#32  

DV52

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Irrelevant. Just because tyrannical government policies have broad support does not make them acceptable.

-Uwe-
hmm.... riddle me this - in Uwe's world, what does make a "tyrannical government policy" acceptable? And more fundamentally - how is said policy defined as being "tyrannical"?

And please don't respond with an answer to the second question, "Uwe defines the policy"!
 
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   #33  

DV52

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The most dangerous wildlife in the UK are the women on the man hunt down town on a Saturday night, real man eaters!
Narhh.......... we got much better man-eaters in Australia!!

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   #34  

DV52

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I like the idea of living in Australia, it is just that you have so much scary nature like spiders that hide in the toilet, far more of a worry than a loony with an assault rifle.
Crasher: Again, we agree!!!

Very true - the risk of death from the bite of a red-back spider hiding under the toilet seat of an Australian "dunny" is a much greater than the risk of death from them psychopaths that lie-low waiting to massacre vulnerable women and children in remote American farms!!

And the only recorded death from a red-back spider bite happened in 2016!!

Don
 
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   #35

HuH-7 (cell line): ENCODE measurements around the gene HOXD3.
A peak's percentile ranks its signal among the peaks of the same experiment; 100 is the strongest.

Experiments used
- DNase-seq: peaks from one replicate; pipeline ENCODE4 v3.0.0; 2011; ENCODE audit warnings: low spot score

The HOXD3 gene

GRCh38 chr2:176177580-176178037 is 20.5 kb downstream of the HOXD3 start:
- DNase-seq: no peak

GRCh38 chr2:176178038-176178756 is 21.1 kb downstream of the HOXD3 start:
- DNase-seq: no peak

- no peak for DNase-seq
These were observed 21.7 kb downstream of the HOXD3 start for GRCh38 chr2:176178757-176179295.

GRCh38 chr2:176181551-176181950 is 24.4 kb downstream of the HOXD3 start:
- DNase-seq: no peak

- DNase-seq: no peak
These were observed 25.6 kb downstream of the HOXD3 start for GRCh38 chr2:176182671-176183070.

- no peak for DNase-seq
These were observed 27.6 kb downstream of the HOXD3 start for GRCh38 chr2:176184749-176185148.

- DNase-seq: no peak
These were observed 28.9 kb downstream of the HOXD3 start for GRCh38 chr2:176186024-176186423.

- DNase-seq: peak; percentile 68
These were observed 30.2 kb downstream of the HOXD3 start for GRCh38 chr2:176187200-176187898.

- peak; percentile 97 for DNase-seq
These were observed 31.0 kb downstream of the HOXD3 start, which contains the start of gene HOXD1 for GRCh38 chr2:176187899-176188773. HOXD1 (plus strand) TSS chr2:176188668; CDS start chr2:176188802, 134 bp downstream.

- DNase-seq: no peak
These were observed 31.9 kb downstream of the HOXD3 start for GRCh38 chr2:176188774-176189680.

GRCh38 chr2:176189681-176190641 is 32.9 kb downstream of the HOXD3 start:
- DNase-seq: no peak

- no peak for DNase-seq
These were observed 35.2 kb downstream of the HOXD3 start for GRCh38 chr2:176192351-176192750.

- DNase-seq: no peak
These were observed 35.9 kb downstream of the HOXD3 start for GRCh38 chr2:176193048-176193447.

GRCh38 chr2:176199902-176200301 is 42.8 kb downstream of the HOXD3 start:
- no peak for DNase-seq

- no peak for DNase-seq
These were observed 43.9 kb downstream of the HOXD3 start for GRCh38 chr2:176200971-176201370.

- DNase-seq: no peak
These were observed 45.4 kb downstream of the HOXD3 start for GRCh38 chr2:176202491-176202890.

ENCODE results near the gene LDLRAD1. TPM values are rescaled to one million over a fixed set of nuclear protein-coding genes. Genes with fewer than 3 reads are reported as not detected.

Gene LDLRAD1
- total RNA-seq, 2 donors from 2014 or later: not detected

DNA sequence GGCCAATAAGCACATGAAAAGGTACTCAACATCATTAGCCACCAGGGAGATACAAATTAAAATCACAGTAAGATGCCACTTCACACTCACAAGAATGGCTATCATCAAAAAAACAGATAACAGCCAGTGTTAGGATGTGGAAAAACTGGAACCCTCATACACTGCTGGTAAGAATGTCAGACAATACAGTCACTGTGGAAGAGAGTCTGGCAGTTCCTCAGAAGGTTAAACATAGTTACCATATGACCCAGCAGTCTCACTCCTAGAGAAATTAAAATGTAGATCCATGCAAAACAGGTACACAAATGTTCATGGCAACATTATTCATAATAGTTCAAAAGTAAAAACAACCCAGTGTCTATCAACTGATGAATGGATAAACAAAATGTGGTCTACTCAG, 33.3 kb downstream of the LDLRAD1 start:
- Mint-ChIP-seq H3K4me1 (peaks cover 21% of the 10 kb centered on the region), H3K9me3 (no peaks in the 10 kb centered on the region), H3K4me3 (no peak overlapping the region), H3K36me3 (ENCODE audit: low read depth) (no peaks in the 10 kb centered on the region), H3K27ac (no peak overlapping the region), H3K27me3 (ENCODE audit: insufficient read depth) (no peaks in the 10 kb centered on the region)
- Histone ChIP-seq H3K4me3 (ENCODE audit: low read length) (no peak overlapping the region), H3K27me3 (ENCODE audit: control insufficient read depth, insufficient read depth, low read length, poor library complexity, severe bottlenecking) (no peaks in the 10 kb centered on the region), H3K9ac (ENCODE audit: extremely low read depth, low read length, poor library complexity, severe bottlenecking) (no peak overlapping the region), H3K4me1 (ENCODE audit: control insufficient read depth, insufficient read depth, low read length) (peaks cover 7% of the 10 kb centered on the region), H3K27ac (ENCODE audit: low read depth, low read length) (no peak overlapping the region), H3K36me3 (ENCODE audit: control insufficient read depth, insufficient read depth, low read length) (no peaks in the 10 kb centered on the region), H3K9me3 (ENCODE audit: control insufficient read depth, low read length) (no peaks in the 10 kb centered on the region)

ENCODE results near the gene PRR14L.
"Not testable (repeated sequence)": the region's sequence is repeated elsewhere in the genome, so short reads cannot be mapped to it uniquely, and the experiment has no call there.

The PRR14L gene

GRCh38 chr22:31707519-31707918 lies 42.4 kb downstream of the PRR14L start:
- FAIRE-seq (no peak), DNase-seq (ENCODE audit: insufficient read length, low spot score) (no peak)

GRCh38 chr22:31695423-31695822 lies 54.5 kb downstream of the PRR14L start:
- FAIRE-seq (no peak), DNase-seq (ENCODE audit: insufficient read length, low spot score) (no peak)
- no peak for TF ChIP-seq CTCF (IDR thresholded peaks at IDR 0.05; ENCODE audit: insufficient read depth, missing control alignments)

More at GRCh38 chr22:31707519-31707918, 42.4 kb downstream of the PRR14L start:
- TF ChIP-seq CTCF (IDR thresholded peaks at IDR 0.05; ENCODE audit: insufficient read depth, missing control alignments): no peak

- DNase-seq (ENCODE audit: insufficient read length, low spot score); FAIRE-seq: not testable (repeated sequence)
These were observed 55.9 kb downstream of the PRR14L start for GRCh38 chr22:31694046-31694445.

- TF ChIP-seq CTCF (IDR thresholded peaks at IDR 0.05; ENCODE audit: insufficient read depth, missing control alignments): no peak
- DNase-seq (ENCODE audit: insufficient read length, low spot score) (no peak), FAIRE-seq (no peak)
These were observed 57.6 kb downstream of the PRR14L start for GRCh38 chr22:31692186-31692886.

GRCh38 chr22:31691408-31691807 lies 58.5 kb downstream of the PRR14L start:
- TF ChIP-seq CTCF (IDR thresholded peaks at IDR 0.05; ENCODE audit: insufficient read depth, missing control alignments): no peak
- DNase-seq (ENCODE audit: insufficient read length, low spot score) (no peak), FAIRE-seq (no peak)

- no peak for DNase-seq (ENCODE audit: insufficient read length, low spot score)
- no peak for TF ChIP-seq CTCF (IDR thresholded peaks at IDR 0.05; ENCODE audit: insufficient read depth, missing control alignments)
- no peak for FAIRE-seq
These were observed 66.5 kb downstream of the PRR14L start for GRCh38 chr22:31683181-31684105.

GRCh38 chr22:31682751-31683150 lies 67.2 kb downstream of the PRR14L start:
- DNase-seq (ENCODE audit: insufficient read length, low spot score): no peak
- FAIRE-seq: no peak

Uwe

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in Uwe's world, what does make a "tyrannical government policy" acceptable?
Nothing.

And more fundamentally - how is said policy defined as being "tyrannical"?

Forcing people, under threat of punishment, to give up personal property they had legally acquired is a tyrannical policy.

Preventing people from leaving their homes (with very few allowable exceptions) is a tyrannical policy.

Government agents (police) beating and pepper-spraying people for not wearing masks outdoors or alone in their own cars is tyrannical.

-Uwe-
 
   #36  

RGH0

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Arresting citizens arbitrarily because of their race or religion and jailing them or worse is clearly tyrannical in most fair minded peoples opinion around the world. No real safety improvement and a huge loss of liberty for those involved

Requiring the use of a seat belt at the cost of a fine and /or licence demerit points is clearly not tyrannical in most fair minded peoples opinion around the world ( except in some parts of the USA). A major increase in safety for no significant loss of liberty.

So there is a spectrum and what falls which side along the scale only an individual society can judge and that society has to live by its decisions and actions at both a personal and society level.
 
   #39  

JMR

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BUT it is discussion, not death and destruction... well not yet anyway :D
Ukraine thread is discussion also..only difference is that russia and ua are in a real conflict. To get away from it all i took a nice 7 days family vacation at a sea resort . 1 st day of it today , sun , sea and cold beer ! Cheers
 
   #40  

DV52

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Forcing people, under threat of punishment, to give up personal property they had legally acquired is a tyrannical policy.